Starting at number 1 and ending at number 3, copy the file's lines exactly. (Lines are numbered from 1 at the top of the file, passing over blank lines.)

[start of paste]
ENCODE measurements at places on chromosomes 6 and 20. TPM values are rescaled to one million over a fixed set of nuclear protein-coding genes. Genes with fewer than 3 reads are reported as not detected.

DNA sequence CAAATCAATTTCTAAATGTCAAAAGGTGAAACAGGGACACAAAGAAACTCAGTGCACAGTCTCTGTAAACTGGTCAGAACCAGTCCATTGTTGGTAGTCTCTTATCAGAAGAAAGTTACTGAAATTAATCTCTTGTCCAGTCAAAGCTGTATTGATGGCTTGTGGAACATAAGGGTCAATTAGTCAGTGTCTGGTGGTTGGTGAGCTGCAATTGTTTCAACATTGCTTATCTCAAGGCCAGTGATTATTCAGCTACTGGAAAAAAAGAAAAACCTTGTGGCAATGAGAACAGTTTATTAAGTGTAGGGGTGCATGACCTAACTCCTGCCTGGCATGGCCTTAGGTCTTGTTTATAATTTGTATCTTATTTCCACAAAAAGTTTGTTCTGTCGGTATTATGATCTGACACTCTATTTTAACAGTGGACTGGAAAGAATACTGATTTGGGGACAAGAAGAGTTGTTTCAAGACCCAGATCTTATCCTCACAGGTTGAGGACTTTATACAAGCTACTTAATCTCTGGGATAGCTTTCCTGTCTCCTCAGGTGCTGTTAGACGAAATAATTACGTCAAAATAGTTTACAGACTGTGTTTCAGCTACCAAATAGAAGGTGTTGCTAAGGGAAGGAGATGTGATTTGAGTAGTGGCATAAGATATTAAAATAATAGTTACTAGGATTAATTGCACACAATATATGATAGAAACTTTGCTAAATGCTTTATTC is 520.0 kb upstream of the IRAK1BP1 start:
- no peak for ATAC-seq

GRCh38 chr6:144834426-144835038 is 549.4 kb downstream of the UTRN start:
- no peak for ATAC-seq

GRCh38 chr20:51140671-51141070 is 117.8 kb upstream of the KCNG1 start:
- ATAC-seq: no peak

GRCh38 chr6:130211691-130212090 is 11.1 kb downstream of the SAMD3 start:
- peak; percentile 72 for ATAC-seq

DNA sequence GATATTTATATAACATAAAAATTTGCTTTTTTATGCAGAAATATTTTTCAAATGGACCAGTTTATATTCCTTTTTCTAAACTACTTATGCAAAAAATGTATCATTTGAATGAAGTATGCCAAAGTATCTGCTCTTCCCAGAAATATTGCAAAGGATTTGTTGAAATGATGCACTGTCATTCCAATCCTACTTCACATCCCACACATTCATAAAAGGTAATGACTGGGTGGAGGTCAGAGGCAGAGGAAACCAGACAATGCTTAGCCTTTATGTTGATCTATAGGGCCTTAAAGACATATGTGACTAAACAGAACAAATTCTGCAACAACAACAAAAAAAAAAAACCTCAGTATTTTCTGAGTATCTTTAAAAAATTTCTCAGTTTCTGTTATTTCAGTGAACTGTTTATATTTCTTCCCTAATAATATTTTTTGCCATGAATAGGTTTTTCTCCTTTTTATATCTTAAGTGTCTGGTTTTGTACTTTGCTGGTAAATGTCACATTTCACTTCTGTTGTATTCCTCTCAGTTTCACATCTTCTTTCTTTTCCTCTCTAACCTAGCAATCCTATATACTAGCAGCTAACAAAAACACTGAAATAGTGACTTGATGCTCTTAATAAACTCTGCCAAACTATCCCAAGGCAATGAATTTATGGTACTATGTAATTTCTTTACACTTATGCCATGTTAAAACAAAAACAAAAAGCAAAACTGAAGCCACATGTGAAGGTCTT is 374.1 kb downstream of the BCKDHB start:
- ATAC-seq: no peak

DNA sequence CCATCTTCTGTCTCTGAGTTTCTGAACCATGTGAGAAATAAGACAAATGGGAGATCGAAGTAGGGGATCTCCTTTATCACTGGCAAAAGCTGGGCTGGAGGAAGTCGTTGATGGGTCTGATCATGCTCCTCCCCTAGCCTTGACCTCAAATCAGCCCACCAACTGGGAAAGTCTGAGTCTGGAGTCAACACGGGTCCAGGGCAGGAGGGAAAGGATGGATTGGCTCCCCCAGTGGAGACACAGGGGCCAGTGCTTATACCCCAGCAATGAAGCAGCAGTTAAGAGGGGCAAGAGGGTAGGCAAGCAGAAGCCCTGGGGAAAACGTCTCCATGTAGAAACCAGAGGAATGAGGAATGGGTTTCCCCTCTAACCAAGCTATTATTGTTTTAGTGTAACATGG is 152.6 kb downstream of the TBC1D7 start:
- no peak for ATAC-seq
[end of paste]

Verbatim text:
ENCODE measurements at places on chromosomes 6 and 20. TPM values are rescaled to one million over a fixed set of nuclear protein-coding genes. Genes with fewer than 3 reads are reported as not detected.

DNA sequence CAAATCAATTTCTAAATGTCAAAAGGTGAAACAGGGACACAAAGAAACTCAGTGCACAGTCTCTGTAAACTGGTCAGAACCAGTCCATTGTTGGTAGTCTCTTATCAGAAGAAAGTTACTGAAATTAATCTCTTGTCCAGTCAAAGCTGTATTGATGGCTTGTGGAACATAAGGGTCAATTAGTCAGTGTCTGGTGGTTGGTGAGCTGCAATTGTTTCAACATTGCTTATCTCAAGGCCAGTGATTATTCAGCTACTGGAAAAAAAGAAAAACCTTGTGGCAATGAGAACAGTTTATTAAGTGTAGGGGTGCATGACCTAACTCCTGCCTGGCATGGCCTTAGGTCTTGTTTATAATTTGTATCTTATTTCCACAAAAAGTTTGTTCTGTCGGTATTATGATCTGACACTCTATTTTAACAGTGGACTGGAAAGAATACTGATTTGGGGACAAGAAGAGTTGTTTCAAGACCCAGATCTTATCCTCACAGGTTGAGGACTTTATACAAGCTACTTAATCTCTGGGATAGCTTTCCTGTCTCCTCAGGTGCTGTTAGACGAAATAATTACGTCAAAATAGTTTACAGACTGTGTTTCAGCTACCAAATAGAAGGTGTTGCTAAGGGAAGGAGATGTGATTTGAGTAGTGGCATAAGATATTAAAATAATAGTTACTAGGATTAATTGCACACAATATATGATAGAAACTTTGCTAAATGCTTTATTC is 520.0 kb upstream of the IRAK1BP1 start:
- no peak for ATAC-seq